Meditate today for a healthier tomorrow

Written By: Greg Washington

The value and importance of meditation as a daily health tool for self-improvement can no longer be overlooked in this stress-inducing, fast-paced, ever-changing world we find ourselves living in. Our lovely planet inhabits roughly 7.5 billion walking, talking, different personalities.

You can see it in the news, on the roads, and at home: simply put the average individual is stressed out more often than healthy living should permit. A shocking 80 percent of American workers indicate they feel stressed in the workplace. More than 90 percent of adult Australians acknowledge that at least one major aspect of their life is overwhelmed with stress.

To top it off, records of labor surveys reveal an estimated 440,000 citizens of Britain have willingly worked while experiencing stress that was making them ill. This begs two questions: what is meditation, and how can it help alleviate stress while promoting healthy living?

What is meditation

The term “meditation” can be foreign to some, while to others it may be viewed as an essential aspect of one’s life. Meditation can be defined as a discourse intended to express the author’s perception and experience or to guide others in contemplation. Practiced meditation can also be expressed as a state of deep peace that occurs when the mind is settled.

Where did it come from

Although many have deemed daily meditation as a New Age fad, that could not be further from the truth. The practice and application of meditation for personal health can be traced all the way back to BC 1500 in the East on the account of Hindu written records and BC 20 in the West via Philo of Alexandria.

Health benefits of meditation

A vast array of benefits may be cultivated through meditation, including decreased rates of depression, lower levels of stress and diminished anxiety. A study involving 400 students at five different middle schools in Belgium linked mindfulness meditation practices to a reduction in the aforementioned categories of depression, stress and anxiety. This study also showed these students reported decreased signs and symptoms of depression six months later.

Furthermore, experiments conducted by Harvard neuroscientists support the use of meditation to increase grey matter in areas of the brain responsible for learning, memory, regulation of emotions and having a perspective of oneself and others. The data from Harvard’s neuroscientists also revealed increased growth of the hippocampal and volumes of frontal grey matter respectively within individuals who continually practice meditation.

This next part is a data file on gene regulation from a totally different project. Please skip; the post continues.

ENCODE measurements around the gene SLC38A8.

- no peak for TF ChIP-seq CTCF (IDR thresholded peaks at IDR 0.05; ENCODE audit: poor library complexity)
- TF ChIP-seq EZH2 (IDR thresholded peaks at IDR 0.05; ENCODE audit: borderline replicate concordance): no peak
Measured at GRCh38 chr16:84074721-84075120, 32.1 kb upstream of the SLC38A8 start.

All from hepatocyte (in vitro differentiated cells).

How to meditate

At this point, you might find yourself wanting to give this whole meditation for health thing a go. Here are a few steps to help you get started. The dynamics and application of meditation practices may vary among individuals; but in general, the following six steps may be used as a simple and effective means by which to meditate.

Select a word or mantra. This does not need to be an in-depth sentence. One can simply use a word such as peace or love. The point here is focusing your attention on the mantra and not your clutter of anxiety-ridden thoughts.

Grab a comfy spot to sit. You will not need the popcorn, but finding a comfortable place to sit is essential given the amount of time you will be stationary. Sitting on a chair or sofa with cushions or pillows is suggested. A blanket may also be used, but is not necessary; point here is to find a posture you can remain in comfortably for an extended amount of time.
Relax your eyes and breathe deeply. Start by inhaling through your nose slowly while exhaling out of your mouth; this will help to cleanse and relax your body.
Begin repeating your chosen word or mantra. One may now start the repetition of silently repeating their selected mantra without moving the tongue or lips. The mantra does not need to correlate with the in-breath and out-breath respectively, although this might be beneficial for some. The purpose of this step is to stay relaxed and not to force oneself. Meditation at its core is meant to be effortless.
Get out of your own way. An individual might find that their mind tends to wander towards various thoughts and distractions; do not fret – this is typical human nature. If you do find your mind wandering, simply return the point of focus back to your mantra to settle the mind once more.
Stop repeating the mantra. Once you have reached your allotted meditation time, you may stop repeating your chosen word or mantra while continuing to sit with your eyes closed. This is a good time to relax after your meditation and before resuming daily activities.

A means to an end

With the global population set to increase to 8.6 billion by the year 2030 and to 9.8 billion by 2050, individuals will increasingly find themselves interacting with others on a more frequent and intimate basis. Using meditation as a means to help cope with the stresses of daily life may prove to be an advantageous and proactive addition to your daily rituals.

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